Our bankruptcy practice is devoted primarily to representing defendants of preference and fraudulent conveyance actions under Sections 547 and 548 of the Bankruptcy Code. Read More…


We have deep knowledge of preference and fraudulent conveyance defense litigation. This means reviewing and analyzing hundreds of preference and fraudulent conveyance judicial opinions issued each and every year. Read more…


We limit our practice to defending preference and fraudulent conveyance claims. Our dedication works and we can prove it. We represented a nationally known brand, a sportswear manufacturer ... Read More…

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Dismissed For No Payment

January 25, 2019, Northern District of Illinois The Debtor CGI, Inc. was the largest retail food cooperative and distributor in Chicago. It served member retailers that operated local supermarkets and large grocery chains. The Defendant, our client is one of the largest independent petroleum distributors in the Midwest, offering a combination of quality products and outstanding service. It provides a complete product line of gasoline, diesel fuels, lubricants, and specialty products, all of which are major brand products direct from the manufacturer.

The plaintiff sought to recover payments, worth $348, 927.59 from our client, made during the 90 days before the petition date as preferential and fraudulent conveyances. We successfully established in our position statement that the services supplied by the defendant to the debtor remained unchanged from the historical or base period through the preference period. Based on our detailed analysis, we showed that the alleged transfers fell within the historical or base period payment range, which went to prove that the preference transfers were consistent with the debtors’ past payment practices and deemed normal and ordinary with no change occurring in comparison to the pre-preference and preference periods. The ordinariness of the parties’ transactions stood out as proof that the ordinary course of business exception applied to the parties. Therefore, the alleged transfers were protected from the plaintiff’s avoidance power under Section 547(c)(2)(A) of the Bankruptcy Code.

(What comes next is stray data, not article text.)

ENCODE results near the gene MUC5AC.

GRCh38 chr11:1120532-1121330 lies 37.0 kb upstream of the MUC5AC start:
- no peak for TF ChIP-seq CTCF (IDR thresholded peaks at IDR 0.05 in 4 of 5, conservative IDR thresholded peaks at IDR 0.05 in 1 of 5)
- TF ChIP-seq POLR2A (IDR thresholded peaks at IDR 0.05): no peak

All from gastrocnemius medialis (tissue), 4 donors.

We also argued that the debtor received reasonably equivalent value in exchange for the transfers provided. In our position statement, we showed that our client received the transfers as payment for goods provided to the debtor and that the delivery of goods was reasonably equivalent value for payment thereof. Thus, the transfers were supported by reasonably equivalent value may not be avoided.

Based on our position statement, the plaintiff agreed to dismiss the case for no payment.